Microfracture Surgery Recovery: It is Hard

Microfracture surgery recovery and rehabilitation is more than just doing some exercises. There is no doubt that I am progressing well with my recovery from right knee microfracture surgery, but I am on a long hard journey. A journey that may be harder mentally than physically.

Recovery Continues

I’m now a little over 8 1/2 weeks post op. I started working toward weight bearing a little over 2 1/2 weeks ago. As soon as I got comfortable putting some weight on my leg again (about three days after starting weight bearing again), I wanted to be recovered. There is so much progress right away that I was excited. I still am excited, but I’ve just had some of my first mental hurdles. There have been some little physical ones too, but they are a result of probably pushing myself too hard.

Physical Therapy

I added ankle weights to my routines. I added some time on my bicycle (via stationary trainer) to my routine. I added some other exercises like quarter squats, calf raises and some other stretches. A first, that all felt great; both mentally and physically.

I think I ramped up too fast though. I was adding weight to my ankle weights pretty fast. I was also adding minutes to the bicycle pretty fast. I was walking more evenly and using the crutches less.

At physical therapy, I head things like, “wow, you are tight today.” I also started to feel some soreness and pain.

I’ve now backed off the weight and cut back on the bicycle time. I feel a lot better. It has only been a couple of weeks since I started weight bearing again. I am still looking at months for recovery.


Both the doctor and the physical therapist have told me that their biggest concern for me is that I try to do too much too soon. Recovery is a long road and I have seen some great progress. Now I just need to make sure I don’t hurt myself worse (tendinitis would be very bad right now).

I need to try and be happy with my progress, realize that it will take time to rebuild muscles and mentally be ready for a marathon, not a sprint.

  2 comments for “Microfracture Surgery Recovery: It is Hard

  1. Congratulations on the month!
    Based on what my Dr. told me, any biking type exercise at this point should be for flexibility with no resistance. So, make sure what you are doing is ok.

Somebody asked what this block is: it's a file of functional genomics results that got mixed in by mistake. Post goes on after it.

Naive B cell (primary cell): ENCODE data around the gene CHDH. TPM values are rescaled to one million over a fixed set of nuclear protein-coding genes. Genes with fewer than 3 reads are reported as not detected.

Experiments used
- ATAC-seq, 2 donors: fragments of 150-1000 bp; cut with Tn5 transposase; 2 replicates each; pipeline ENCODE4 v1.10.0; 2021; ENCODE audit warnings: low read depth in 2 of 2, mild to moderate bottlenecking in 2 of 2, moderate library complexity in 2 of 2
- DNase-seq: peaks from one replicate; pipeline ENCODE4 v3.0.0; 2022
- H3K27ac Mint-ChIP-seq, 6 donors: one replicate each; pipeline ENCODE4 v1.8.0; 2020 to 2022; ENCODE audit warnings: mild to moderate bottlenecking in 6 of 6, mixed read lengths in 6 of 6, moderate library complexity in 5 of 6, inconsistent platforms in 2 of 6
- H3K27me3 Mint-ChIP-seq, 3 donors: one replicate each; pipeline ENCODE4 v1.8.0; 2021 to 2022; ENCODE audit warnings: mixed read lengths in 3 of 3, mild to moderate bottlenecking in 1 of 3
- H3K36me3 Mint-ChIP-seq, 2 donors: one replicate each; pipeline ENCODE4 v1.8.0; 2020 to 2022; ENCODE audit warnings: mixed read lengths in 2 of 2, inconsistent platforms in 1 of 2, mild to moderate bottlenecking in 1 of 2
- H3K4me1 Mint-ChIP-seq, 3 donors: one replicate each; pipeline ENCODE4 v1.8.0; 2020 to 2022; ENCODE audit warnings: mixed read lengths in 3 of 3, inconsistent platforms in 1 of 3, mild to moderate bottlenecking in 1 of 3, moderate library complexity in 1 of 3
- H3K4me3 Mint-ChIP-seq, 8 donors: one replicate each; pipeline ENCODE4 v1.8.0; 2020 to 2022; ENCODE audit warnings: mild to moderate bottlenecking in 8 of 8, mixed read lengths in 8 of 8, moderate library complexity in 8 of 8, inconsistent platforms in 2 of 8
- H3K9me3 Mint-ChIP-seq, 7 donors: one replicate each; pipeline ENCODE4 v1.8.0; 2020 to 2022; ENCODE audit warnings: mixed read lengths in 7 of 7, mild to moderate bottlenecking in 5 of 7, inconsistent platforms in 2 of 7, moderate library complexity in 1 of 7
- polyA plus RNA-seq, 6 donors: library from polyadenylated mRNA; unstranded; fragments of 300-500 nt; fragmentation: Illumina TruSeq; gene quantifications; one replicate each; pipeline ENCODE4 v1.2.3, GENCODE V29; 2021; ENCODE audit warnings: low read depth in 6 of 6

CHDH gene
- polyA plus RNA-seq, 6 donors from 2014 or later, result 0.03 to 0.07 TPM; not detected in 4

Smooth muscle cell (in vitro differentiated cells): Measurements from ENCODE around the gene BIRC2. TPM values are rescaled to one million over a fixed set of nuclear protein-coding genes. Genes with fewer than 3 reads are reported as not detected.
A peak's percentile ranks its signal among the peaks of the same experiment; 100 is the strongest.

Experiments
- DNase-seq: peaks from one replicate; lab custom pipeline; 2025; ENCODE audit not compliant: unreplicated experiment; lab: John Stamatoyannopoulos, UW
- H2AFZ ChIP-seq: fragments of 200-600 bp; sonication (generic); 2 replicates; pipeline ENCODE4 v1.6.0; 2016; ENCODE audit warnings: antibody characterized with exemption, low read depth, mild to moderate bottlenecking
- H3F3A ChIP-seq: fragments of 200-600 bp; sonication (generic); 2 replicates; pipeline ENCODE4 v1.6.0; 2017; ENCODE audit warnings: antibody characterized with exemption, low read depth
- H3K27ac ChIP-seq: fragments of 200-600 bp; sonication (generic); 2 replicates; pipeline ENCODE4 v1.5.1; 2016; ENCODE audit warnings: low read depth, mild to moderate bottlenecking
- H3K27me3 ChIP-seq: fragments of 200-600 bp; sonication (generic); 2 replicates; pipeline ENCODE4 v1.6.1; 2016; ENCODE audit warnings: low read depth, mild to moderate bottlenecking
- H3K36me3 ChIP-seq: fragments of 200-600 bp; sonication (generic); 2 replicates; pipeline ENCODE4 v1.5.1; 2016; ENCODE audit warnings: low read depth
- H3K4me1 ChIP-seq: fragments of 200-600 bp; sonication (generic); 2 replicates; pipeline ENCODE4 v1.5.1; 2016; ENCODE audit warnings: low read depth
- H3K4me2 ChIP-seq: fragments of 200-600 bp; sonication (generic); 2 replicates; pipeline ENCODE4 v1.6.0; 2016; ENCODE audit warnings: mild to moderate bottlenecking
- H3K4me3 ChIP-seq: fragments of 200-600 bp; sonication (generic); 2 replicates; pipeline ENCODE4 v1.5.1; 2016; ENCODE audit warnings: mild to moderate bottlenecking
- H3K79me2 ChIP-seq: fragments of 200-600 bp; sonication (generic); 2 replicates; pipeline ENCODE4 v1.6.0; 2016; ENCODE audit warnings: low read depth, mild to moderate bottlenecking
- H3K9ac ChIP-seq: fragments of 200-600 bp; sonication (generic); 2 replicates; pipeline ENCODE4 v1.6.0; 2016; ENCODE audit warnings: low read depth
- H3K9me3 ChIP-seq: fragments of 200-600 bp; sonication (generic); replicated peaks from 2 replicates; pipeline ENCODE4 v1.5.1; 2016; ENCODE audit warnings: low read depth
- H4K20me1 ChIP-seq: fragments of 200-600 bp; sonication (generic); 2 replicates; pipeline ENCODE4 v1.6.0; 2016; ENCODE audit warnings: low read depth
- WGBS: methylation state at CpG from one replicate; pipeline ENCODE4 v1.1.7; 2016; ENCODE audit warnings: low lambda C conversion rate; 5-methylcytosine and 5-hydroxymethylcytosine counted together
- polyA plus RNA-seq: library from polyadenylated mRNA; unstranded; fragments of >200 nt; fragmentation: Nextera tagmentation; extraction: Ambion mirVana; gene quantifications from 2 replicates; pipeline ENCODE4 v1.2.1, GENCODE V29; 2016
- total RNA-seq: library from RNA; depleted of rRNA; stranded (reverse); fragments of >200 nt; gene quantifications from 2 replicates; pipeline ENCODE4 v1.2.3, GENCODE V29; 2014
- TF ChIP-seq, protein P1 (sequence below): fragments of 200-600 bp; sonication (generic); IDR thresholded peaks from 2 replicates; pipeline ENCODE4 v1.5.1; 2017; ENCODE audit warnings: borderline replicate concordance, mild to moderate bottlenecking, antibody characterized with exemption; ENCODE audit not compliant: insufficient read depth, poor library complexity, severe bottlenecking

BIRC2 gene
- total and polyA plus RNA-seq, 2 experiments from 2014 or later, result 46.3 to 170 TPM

As for the device you are talking about, yes I have an OPINION, and just and opinion. It is the same as the exercise bikes you see at gyms and hotels. Be careful with it.
    It is probably ok for just practicing the range of motion, but don’t build up muscle with it or bank on it for training. It will not be set up like your bike and could invite other injuries. It is fairly common knowledge that exercise bikes can cause knee problems. That is why it is better to set up your bike on a trainer.
    I did a lot of heel slides with my heel on a towel that sat on wood or linoleum to keep up flexibility. Ask you physical therapist.
    I think your theory is good, but after my last couple of weeks, I think it would be an easy way to do too much and cause bad pain.
    So, with that, I am not a qualified person to tell you what to do. I would just be careful. It may turn out to be a great way to have a portable CPM machine.

    Good luck!

  2. Hi. I do read your blog (have written before) since i am now a month out of microfracture. I have started time on my stationary bike (have a trainer that converted my bike to stationary) but I have to travel to a new location for a few weeks. Just curious (since you are a biker) if you know anything about those machines that are just “pedals”. I was hoping to buy one and have it sent to where i am staying since i need to get on a bike everyday and move my knee. They are, of course, cheaper than an upright stationary bike. Do you have any idea what i am talking about? Here is an example:

    just curious if you think this will be helpful? I think my main goal as I continue NO weight bearing is that I get motion/ flexibility in my knee. I wont put any weight on it for another month. any feedback is appreciated!

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